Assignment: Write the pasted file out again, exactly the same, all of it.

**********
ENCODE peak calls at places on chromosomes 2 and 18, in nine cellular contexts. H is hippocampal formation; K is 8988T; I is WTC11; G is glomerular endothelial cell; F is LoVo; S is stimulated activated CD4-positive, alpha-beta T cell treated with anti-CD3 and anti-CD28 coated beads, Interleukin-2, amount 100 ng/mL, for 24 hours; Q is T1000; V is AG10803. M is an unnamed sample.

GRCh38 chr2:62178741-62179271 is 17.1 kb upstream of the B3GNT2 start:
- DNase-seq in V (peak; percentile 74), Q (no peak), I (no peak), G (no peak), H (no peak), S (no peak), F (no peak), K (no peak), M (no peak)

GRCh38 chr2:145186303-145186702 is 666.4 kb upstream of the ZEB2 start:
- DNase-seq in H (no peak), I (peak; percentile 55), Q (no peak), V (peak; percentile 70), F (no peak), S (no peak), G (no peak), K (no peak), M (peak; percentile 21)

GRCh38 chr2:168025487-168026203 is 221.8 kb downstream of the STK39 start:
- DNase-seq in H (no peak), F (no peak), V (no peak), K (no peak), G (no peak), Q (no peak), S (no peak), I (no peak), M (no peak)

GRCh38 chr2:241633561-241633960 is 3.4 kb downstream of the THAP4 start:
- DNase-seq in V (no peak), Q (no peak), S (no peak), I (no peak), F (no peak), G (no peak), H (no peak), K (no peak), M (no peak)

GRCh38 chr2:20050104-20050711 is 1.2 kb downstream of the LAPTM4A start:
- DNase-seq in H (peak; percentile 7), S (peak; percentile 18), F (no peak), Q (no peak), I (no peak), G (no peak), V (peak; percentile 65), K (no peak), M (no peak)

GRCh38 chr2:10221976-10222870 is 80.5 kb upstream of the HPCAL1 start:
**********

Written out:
ENCODE peak calls at places on chromosomes 2 and 18, in nine cellular contexts. H is hippocampal formation; K is 8988T; I is WTC11; G is glomerular endothelial cell; F is LoVo; S is stimulated activated CD4-positive, alpha-beta T cell treated with anti-CD3 and anti-CD28 coated beads, Interleukin-2, amount 100 ng/mL, for 24 hours; Q is T1000; V is AG10803. M is an unnamed sample.

GRCh38 chr2:62178741-62179271 is 17.1 kb upstream of the B3GNT2 start:
- DNase-seq in V (peak; percentile 74), Q (no peak), I (no peak), G (no peak), H (no peak), S (no peak), F (no peak), K (no peak), M (no peak)

GRCh38 chr2:145186303-145186702 is 666.4 kb upstream of the ZEB2 start:
- DNase-seq in H (no peak), I (peak; percentile 55), Q (no peak), V (peak; percentile 70), F (no peak), S (no peak), G (no peak), K (no peak), M (peak; percentile 21)

GRCh38 chr2:168025487-168026203 is 221.8 kb downstream of the STK39 start:
- DNase-seq in H (no peak), F (no peak), V (no peak), K (no peak), G (no peak), Q (no peak), S (no peak), I (no peak), M (no peak)

GRCh38 chr2:241633561-241633960 is 3.4 kb downstream of the THAP4 start:
- DNase-seq in V (no peak), Q (no peak), S (no peak), I (no peak), F (no peak), G (no peak), H (no peak), K (no peak), M (no peak)

GRCh38 chr2:20050104-20050711 is 1.2 kb downstream of the LAPTM4A start:
- DNase-seq in H (peak; percentile 7), S (peak; percentile 18), F (no peak), Q (no peak), I (no peak), G (no peak), V (peak; percentile 65), K (no peak), M (no peak)

GRCh38 chr2:10221976-10222870 is 80.5 kb upstream of the HPCAL1 start: